Yesterday, locked-out union workers from five different American Crystal Sugar (ACS) facilities in Minnesota, North Dakota and Iowa, as well as locked-out workers from Cooper Tire, set out on a 1,000-mile "Journey for Justice" across the United States to raise awareness of their plight. The ACS workers are members of the Bakery, Confectionery, Tobacco Workers and Grain Millers International Union (BCTGM), while the Cooper workers are part of a United Steelworkers (USW) Ohio local.
The five-day-long trip will stretch through key battleground states for labor rights in America right now: Wisconsin, Ohio and Indiana. The story of these struggling workers represents much of what’s ailing the labor movement right now.
ACS locked more than 1,200 employees out out of their plants last August after BCTGM rejected proposed increases in healthcare costs and provisions that would allow the company to undermine the union by outsourcing work to nonunion workers. In November, Cooper Tire locked out 1,050 workers after they refused to agree to demands that workers take a wage cut to as little as $13 per hour, assume additional healthcare costs and eliminate pensions for new hires.
The two lockouts have many similarities. Both occurred at companies making huge profits where there had previously never been a lockout or a strike. And both ACS and Cooper are demanding big concessions, and both unions claim the companies aren't bargaining in good faith.
Lockouts, which have become dramatically more frequent in the United States in recent years, are a tool used by companies to put workers on the defensive while a new contract is being bargained. They strengthen the company's power during bargaining because a company, and not workers, can decide when workers can come back to the workplace. Out-of-work union members are often desperate to accept any type of deal just to return to some level of normalcy.
“I have worked there for 30 years and we always got along well with management,” says Robert Greer, a Cooper Tire worker in Findlay, Ohio. “We never expected to be locked-out, this isn’t something that we wanted or we planned for.“
Greer's surprise in many ways sums up the overall feeling during the first stop on the tour in St. Paul, Minn., where labor leaders now unexpectedly find themselves in a fight over a possible so-called "right-to-work" constitutional ballot referendum in November. A "right-to-work" measure, which allows private-sector workers to benefit from a union contract without having to pay dues to the union, was recently passed by GOP lawmakers in Indiana.
Some Republicans in the GOP-controlled Minnesota State Legislature are attempting to place a constitutional amendment on the ballot in November that would make Minnesota the 24th "right-to-work" state. But given that some Minnesota State House Republicans are supportive of unions, it's unclear if the measure could pass.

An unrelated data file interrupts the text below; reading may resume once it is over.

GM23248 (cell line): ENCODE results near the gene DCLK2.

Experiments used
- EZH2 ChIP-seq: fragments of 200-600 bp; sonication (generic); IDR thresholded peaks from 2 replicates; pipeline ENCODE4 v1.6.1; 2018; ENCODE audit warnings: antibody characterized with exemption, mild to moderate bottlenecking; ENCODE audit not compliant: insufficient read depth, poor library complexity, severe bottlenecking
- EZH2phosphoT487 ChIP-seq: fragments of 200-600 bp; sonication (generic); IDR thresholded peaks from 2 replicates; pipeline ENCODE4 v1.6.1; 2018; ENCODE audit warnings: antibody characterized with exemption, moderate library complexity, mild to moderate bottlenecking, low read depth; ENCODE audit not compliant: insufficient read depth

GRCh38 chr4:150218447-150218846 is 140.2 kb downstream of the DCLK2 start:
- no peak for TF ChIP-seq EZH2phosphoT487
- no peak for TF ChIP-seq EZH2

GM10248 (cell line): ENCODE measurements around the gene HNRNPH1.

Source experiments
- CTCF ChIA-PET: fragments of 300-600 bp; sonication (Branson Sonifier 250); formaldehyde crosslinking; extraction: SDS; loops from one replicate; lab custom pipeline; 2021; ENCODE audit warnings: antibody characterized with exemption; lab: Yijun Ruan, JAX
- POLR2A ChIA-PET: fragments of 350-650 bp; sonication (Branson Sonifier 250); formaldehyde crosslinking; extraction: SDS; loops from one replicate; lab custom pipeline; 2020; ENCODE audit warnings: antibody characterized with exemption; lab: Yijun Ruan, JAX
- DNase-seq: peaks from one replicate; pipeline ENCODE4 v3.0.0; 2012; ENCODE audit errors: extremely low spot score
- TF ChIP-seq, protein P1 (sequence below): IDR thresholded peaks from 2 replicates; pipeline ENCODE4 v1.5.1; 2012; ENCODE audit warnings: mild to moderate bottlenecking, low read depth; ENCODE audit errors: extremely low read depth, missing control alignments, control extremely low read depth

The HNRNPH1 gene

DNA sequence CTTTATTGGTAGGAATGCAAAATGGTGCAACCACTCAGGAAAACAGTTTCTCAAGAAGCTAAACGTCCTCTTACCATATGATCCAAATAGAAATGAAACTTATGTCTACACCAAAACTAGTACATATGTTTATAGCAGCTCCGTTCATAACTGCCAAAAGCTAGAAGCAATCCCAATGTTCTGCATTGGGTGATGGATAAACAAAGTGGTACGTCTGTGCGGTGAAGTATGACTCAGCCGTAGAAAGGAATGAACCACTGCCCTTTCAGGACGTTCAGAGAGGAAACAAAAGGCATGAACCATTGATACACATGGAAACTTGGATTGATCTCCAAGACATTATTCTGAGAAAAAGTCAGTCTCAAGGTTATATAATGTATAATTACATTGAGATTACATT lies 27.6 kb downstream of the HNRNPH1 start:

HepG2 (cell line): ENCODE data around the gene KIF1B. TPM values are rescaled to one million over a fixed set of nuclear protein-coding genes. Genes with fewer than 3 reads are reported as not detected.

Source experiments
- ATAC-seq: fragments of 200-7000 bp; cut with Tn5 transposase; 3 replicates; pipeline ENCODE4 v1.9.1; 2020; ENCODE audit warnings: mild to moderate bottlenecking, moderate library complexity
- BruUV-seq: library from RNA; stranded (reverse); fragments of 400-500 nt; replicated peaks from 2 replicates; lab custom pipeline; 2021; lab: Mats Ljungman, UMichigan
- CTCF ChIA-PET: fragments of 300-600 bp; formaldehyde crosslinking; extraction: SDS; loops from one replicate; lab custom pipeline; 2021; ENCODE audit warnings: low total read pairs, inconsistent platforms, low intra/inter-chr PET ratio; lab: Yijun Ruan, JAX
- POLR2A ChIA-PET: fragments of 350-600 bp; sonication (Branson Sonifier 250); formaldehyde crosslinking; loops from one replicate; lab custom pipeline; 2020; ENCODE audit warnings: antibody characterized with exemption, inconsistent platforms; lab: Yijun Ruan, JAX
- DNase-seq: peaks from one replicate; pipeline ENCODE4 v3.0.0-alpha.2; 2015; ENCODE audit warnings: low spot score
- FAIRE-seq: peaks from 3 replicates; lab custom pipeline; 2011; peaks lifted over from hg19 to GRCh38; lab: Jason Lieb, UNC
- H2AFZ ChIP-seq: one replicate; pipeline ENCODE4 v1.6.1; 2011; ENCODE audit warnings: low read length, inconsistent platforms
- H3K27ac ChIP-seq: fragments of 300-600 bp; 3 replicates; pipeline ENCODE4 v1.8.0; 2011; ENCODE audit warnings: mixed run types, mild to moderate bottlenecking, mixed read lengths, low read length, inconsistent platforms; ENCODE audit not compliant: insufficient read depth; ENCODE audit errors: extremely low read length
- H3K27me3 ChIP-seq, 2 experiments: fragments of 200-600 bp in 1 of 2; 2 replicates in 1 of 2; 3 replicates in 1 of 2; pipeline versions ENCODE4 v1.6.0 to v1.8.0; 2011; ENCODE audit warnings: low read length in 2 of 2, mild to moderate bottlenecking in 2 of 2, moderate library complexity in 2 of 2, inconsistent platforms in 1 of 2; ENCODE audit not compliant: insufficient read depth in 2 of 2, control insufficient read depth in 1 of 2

“It all depends on whether these House Republicans, who in years past would always stay with us, will vote to put this on the ballot. However, now they are worried about this Club for Growth corporate groups running primaries against them if they don’t support right-to-work,” says Minnesota AFL-CIO Chief of Staff Brad Lehto. “It’s all this corporate money flooding in because of [U.S. Supreme Court ruling] Citizens United that is making right-to-work here even a possibility.”
A recent poll conducted by Survey USA shows that a "right-to-work" ballot measure would pass easily in Minnesota. While Survey USA's results tends to lean towards conservatives, the poll does confirm the feeling of many people in the Minnesota labor movement that the measure would be tough to defeat.
“The messaging ... is just brilliant. “Right to work” sounds like such an innocent thing when it is on the ballot. Everyone wants the right to work, but most people don’t understand that it’s a bad thing,” says Minnesota AFL-CIO Mobilizing and Organizing Director Candace Lund.
As the incipient ballot fight and struggle of locked-out ACS and Cooper workers shows, while the labor movement is more mobilized than ever in the wake of last year's high-profile fights in Wisconsin and Ohio and the launch of the Occupy movement, it still finds itself in unexpectedly tough fights across the country.
During the next week, I'll be on the road with a caravan of locked-out workers throughout the Midwest, providing regular updates on the challenges facing workers throughout the Midwest—and the rest of the country. Next stop: Madison, Wis.